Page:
In order to achieve the goals of the Paris Agreement, in addition to supporting the deployment of clean energy, countries may also need to set strict limits on the extraction of fossil fuels.This is one of the new key points Learn The energy and climate modelers at University College London published it in the journal Nature on Wednesday.
Researchers are beginning to estimate how much fossil fuel reserves the world must keep in order to limit global warming to 1.5 degrees Celsius (2.7 degrees Fahrenheit) above pre-industrial temperatures—the catastrophic effects of climate change as the target specified in the Paris Agreement. They found that in order to have a 50% chance of achieving this goal, 58% of known oil reserves, 59% of natural gas reserves, and 89% of coal reserves cannot be exploited. This means that by 2050, global oil and gas production must fall by an average of 3% per year.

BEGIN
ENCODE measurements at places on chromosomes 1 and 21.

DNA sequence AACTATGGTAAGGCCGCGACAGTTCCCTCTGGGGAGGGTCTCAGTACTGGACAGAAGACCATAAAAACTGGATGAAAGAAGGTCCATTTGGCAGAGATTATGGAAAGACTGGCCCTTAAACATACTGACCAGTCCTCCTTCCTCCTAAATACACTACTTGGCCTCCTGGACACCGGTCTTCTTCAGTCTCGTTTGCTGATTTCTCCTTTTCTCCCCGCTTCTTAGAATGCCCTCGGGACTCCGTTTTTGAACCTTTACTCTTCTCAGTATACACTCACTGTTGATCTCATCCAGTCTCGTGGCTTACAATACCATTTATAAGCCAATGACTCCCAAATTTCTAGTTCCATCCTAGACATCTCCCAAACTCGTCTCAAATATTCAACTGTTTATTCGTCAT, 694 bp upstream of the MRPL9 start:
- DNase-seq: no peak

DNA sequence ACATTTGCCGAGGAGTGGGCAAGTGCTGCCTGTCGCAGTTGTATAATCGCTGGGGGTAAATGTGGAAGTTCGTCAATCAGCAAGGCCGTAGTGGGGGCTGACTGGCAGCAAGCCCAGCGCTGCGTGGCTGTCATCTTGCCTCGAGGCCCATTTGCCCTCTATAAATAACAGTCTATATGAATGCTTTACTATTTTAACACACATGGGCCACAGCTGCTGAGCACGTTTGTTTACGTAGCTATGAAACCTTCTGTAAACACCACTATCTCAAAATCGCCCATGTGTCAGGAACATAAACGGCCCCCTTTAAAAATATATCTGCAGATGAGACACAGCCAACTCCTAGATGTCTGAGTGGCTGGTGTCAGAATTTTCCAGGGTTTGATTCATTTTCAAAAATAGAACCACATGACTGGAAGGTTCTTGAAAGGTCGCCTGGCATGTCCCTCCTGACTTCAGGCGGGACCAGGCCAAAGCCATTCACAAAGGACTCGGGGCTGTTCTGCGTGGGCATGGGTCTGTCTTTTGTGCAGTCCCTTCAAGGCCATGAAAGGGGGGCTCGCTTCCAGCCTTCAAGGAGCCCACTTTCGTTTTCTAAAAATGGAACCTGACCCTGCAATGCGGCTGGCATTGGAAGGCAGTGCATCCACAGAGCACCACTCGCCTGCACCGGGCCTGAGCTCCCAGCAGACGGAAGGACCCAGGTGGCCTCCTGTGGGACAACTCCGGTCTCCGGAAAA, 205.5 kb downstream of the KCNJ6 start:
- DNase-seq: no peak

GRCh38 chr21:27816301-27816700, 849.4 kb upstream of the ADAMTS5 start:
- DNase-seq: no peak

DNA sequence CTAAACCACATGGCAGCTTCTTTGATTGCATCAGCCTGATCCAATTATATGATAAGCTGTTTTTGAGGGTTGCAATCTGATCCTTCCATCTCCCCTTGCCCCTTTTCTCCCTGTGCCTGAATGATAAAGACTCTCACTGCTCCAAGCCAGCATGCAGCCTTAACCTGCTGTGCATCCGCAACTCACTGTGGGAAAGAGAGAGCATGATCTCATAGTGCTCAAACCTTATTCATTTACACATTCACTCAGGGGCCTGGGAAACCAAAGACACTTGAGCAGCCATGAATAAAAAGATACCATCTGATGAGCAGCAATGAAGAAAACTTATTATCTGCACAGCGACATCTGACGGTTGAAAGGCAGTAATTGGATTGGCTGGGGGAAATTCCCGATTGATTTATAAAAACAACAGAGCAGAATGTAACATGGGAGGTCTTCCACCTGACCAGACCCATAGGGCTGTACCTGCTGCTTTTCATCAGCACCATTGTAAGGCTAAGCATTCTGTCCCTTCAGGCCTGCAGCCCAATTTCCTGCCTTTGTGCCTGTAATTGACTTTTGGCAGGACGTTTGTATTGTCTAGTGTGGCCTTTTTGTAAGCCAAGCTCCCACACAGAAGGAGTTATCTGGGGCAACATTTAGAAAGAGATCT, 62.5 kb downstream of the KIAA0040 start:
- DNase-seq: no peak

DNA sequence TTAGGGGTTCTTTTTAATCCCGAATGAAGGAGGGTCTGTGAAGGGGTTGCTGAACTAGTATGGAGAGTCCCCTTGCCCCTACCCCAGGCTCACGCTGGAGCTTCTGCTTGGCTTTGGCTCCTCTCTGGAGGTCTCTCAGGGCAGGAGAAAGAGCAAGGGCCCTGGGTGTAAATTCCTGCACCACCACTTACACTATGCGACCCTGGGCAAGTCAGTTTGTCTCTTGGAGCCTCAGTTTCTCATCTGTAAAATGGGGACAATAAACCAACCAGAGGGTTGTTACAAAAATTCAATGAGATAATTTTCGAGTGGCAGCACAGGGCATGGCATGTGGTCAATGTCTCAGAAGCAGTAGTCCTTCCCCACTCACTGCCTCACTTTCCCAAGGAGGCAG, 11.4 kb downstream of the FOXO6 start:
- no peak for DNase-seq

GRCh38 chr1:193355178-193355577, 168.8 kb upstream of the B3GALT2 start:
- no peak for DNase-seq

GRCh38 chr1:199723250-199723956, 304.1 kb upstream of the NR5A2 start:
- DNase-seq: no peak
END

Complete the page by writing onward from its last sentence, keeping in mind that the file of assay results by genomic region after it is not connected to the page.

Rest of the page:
“I think people are increasingly aware of the need to take policy measures and actions against production itself to achieve the kind of decline we are considering here,” said Steve Pye, one of the authors of the study. Said at the press conference. Call on Tuesday.
The author emphasized when introducing to reporters that these figures may underestimate the scale and speed required to reduce fossil fuel production for two reasons. The first is related to the carbon budget—the amount of carbon that can be emitted before the earth warms by more than 1.5 degrees Celsius. Due to the uncertainty in the climate model, there is no universally agreed carbon budget, but a range of scientists estimate that this will give us a better or worse chance of achieving temperature targets. This paper uses a carbon budget of 580 billion metric tons, and it is estimated that there is only a 50% chance of stabilizing the global climate at 1.5 degrees Celsius higher than the pre-industrial temperature.
James Price, the co-author of the study, said at a press conference: “If we want a higher chance of staying below 1.5 degrees Celsius, then of course we must retain more carbon underground.”